I have mentioned several times here that I believe that THIS is the Golden Age of Television.
Primarily because, as I have said, we have virtually everything that has ever been on available to us.
Well, that statement isn't quite as accurate as I would like it to be.
There were comments after my last post, because I made a passing reference to the series "The Eleventh Hour", that some shows just seem to be lost.
Beneath just about everybody's radar.
Shows that were worthy of our attention then, and are most-likely worthy of it now.
This commentor suggested that we form the OTN.
The Obscure Television Network.
Please bear in mind that this is probably an exercise in complete fantasy.
Who knows if these shows are even available to be shown?
Who knows if there is even an audience for such a network?
Beyond the readers of this blog, I seriously doubt that there is enough of a viewership to make it a profitable venture.
And I'm not even so sure about you guys.
But I would certainly be a devoted viewer of such a network.
Therefore, I, along with your assistance, am going to attempt to make the case for shows that deserve to be on the OTN.
This will take at least several posts, and I welcome your suggestions in the comment section as we go, and I will respond to them.
If you don't feel like suggesting, I don't mind carrying the load myself.
Here are the rules, as set forth by the New York State Athletic Commission.
The referee for your main event is Ruby Goldstein:
We are only dealing with shows that have simply disappeared from the airwaves since their initial runs.
There should be some quality, and/or curiosity, and/or nostalgia value to these shows.
It doesn't matter how few episodes were made of any series.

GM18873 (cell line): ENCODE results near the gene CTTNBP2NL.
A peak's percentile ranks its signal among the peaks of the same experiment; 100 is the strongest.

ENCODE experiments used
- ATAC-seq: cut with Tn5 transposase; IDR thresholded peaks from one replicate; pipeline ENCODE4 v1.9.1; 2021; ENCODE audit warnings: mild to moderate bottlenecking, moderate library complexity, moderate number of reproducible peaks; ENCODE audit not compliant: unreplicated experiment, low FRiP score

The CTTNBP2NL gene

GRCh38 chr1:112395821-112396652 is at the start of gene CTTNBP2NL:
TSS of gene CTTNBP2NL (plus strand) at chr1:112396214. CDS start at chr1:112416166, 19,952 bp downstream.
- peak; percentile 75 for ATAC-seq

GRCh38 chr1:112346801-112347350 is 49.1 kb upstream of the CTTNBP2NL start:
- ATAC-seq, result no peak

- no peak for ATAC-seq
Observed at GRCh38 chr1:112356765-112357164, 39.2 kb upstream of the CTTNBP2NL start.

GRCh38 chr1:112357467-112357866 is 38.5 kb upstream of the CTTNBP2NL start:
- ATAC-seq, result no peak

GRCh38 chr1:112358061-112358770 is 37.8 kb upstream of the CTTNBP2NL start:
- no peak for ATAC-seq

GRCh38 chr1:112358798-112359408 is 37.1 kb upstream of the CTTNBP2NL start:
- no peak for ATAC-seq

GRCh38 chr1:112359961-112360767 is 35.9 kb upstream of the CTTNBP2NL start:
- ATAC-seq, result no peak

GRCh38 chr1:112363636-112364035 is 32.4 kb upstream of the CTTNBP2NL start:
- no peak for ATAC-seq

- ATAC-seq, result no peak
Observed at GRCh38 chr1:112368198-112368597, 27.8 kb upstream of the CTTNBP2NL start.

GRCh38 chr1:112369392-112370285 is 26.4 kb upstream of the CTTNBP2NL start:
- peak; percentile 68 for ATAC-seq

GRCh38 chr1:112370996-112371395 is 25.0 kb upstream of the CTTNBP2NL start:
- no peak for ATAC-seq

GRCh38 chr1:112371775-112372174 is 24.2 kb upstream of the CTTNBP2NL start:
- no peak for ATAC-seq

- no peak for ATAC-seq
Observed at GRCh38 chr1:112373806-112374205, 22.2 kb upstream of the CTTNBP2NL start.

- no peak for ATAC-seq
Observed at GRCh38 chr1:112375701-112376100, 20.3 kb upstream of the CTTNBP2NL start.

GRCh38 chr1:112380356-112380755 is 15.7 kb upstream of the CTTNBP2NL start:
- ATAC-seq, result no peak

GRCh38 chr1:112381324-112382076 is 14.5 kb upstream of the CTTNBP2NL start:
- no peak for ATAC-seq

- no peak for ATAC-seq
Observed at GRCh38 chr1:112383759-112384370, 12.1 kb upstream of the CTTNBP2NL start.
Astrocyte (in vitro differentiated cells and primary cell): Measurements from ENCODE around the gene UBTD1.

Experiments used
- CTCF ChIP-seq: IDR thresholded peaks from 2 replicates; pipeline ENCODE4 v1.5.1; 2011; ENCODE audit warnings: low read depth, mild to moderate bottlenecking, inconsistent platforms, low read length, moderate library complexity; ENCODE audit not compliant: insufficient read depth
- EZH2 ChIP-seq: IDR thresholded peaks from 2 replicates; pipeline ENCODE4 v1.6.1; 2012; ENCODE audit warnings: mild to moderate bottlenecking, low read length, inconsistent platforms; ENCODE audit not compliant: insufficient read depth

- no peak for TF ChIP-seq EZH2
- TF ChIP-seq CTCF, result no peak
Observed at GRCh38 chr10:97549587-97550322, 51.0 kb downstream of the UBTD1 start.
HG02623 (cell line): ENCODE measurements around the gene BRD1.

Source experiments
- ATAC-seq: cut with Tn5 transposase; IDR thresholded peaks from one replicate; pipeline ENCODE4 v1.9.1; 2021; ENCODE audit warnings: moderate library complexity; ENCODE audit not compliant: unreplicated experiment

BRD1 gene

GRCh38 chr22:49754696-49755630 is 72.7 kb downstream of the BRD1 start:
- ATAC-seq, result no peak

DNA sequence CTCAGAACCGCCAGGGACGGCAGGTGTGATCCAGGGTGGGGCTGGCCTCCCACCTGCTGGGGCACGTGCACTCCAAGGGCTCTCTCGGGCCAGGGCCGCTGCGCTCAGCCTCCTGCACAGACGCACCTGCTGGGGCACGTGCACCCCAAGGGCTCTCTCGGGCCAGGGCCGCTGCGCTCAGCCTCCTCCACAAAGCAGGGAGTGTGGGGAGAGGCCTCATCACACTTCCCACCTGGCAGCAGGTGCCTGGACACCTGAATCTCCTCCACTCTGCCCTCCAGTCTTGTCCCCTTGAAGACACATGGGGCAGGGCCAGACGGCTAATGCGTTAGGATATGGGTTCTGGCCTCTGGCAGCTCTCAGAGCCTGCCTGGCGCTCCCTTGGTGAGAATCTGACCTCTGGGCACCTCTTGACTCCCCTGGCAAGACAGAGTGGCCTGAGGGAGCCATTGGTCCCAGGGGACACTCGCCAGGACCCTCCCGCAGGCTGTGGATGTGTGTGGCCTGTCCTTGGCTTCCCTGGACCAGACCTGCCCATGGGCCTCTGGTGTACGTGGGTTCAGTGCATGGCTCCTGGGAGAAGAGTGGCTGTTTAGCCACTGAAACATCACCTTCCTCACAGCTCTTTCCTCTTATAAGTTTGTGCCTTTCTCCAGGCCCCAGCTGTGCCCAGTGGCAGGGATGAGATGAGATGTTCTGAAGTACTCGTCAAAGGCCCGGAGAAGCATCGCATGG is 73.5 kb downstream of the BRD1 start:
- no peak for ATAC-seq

Showing up in the bowels of YouTube for one or two episodes doesn't eliminate a show from consideration.
A show coming out on DVD does not eliminate it from consideration.
I won't present them in any order of preference.
Except for today.
Thus, I'll toss out the first pitch, the first show, today.
The daddy of them all.
The daddy of lost shows.
It has been a major mystery, one I hope one of our readers can help straighten out, as to why this show has completely vanished.
I've heard tales of legal problems, but don't you think enough time has gone by that this stuff can be resolved?
When it was on, beginning in the early 60's, it won every Emmy Award you can imagine.
And it deserved every one it received.
It starred E.G. Marshall and Robert Reed as father and son defense attorneys.
They were both wonderful.
No wonder Robert Reed felt like he was slumming when he was doing "The Brady Bunch"
There was also a comedy knockoff of "The Defenders"
Another Father-and Son law firm: "Harrigan and Son"
Pat O'Brien, and the forgettable Roger Perry.
Pat O'Brien was much better when he played Jimmy Cagney's friendly neighborhood priest in all those Warner Brother gangster films.
Lost as it also might be, I would not put "Harrigan and Son" on the OTN.
I look forward to your input.
CEO of the OTN.
My books ,"Show Runner" and it's sequel,"Show Runner Two", can be found at the Amazon Kindle Store.
Along with the newer ones, "The Man Is Dead", and "Report Cards".
You can search by typing in my name, Cindy Williams, Laverne & Shirley, The Odd Couple, or Happy Days.
Check them out.
You don't need a Kindle machine to download them.
Just get the free app from Kindle, and they can be downloaded to an IPhone, IPad, or Blackberry.
The paperbacks, "Mark Rothman's Essays" and my new novel, "I'm Not Garbo" are not
e-books. But they are available for people without Kindle.
I have many readings and signings lined up for those, and the thing about Kindle is you can't sign one. If you'd like one of the paperbacks, personally autographed, contact me at email@example.com.
And now, we've got my reading of my "Laverne & Shirley Movie" screenplay on YouTube.
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- The OTN.
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- That Is Yet Even More My Desire.
- A Week That Has Turned Me Into An Obituary Writer....
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- Make Room For Danien.
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- mark rothman
- Hi. I am, according to my Wikipedia entry,(which I did not create) a noted television writer, playwright, screenwriter, and occasional actor. You can Google me or go to the IMDB to get my credits, and you can come here to get my opinions on things, which I'll try to express eloquently. Hopefully I'll succeed. You can also e-mail me at firstname.lastname@example.org. Perhaps my biggest claim to fame is being responsible, for about six months in 1975, while Head Writer for the "Happy Days" TV series, for Americans saying to each other "Sit on it."